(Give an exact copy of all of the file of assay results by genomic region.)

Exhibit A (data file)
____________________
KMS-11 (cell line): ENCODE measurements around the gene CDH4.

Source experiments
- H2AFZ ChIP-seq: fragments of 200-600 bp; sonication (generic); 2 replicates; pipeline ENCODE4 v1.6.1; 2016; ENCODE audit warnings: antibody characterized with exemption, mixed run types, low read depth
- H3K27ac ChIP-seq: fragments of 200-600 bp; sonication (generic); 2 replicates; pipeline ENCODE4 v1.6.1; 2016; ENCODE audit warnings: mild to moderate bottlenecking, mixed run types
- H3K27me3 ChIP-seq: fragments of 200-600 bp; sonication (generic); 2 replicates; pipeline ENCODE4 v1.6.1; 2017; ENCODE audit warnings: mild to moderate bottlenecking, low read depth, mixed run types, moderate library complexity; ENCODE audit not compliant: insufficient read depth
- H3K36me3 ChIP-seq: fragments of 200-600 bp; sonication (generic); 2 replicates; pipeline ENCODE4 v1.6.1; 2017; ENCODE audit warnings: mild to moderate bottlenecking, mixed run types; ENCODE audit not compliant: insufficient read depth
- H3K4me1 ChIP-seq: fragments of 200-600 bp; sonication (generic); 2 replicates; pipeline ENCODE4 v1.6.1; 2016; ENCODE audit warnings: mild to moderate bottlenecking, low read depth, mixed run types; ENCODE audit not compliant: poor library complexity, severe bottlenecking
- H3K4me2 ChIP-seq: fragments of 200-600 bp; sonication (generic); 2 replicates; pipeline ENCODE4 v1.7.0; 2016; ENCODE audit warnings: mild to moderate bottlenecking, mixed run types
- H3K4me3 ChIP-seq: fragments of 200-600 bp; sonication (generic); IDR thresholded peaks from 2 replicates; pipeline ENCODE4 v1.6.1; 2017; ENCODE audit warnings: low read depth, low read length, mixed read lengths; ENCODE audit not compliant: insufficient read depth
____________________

KMS-11 (cell line): ENCODE measurements around the gene CDH4.

Source experiments
- H2AFZ ChIP-seq: fragments of 200-600 bp; sonication (generic); 2 replicates; pipeline ENCODE4 v1.6.1; 2016; ENCODE audit warnings: antibody characterized with exemption, mixed run types, low read depth
- H3K27ac ChIP-seq: fragments of 200-600 bp; sonication (generic); 2 replicates; pipeline ENCODE4 v1.6.1; 2016; ENCODE audit warnings: mild to moderate bottlenecking, mixed run types
- H3K27me3 ChIP-seq: fragments of 200-600 bp; sonication (generic); 2 replicates; pipeline ENCODE4 v1.6.1; 2017; ENCODE audit warnings: mild to moderate bottlenecking, low read depth, mixed run types, moderate library complexity; ENCODE audit not compliant: insufficient read depth
- H3K36me3 ChIP-seq: fragments of 200-600 bp; sonication (generic); 2 replicates; pipeline ENCODE4 v1.6.1; 2017; ENCODE audit warnings: mild to moderate bottlenecking, mixed run types; ENCODE audit not compliant: insufficient read depth
- H3K4me1 ChIP-seq: fragments of 200-600 bp; sonication (generic); 2 replicates; pipeline ENCODE4 v1.6.1; 2016; ENCODE audit warnings: mild to moderate bottlenecking, low read depth, mixed run types; ENCODE audit not compliant: poor library complexity, severe bottlenecking
- H3K4me2 ChIP-seq: fragments of 200-600 bp; sonication (generic); 2 replicates; pipeline ENCODE4 v1.7.0; 2016; ENCODE audit warnings: mild to moderate bottlenecking, mixed run types
- H3K4me3 ChIP-seq: fragments of 200-600 bp; sonication (generic); IDR thresholded peaks from 2 replicates; pipeline ENCODE4 v1.6.1; 2017; ENCODE audit warnings: low read depth, low read length, mixed read lengths; ENCODE audit not compliant: insufficient read depth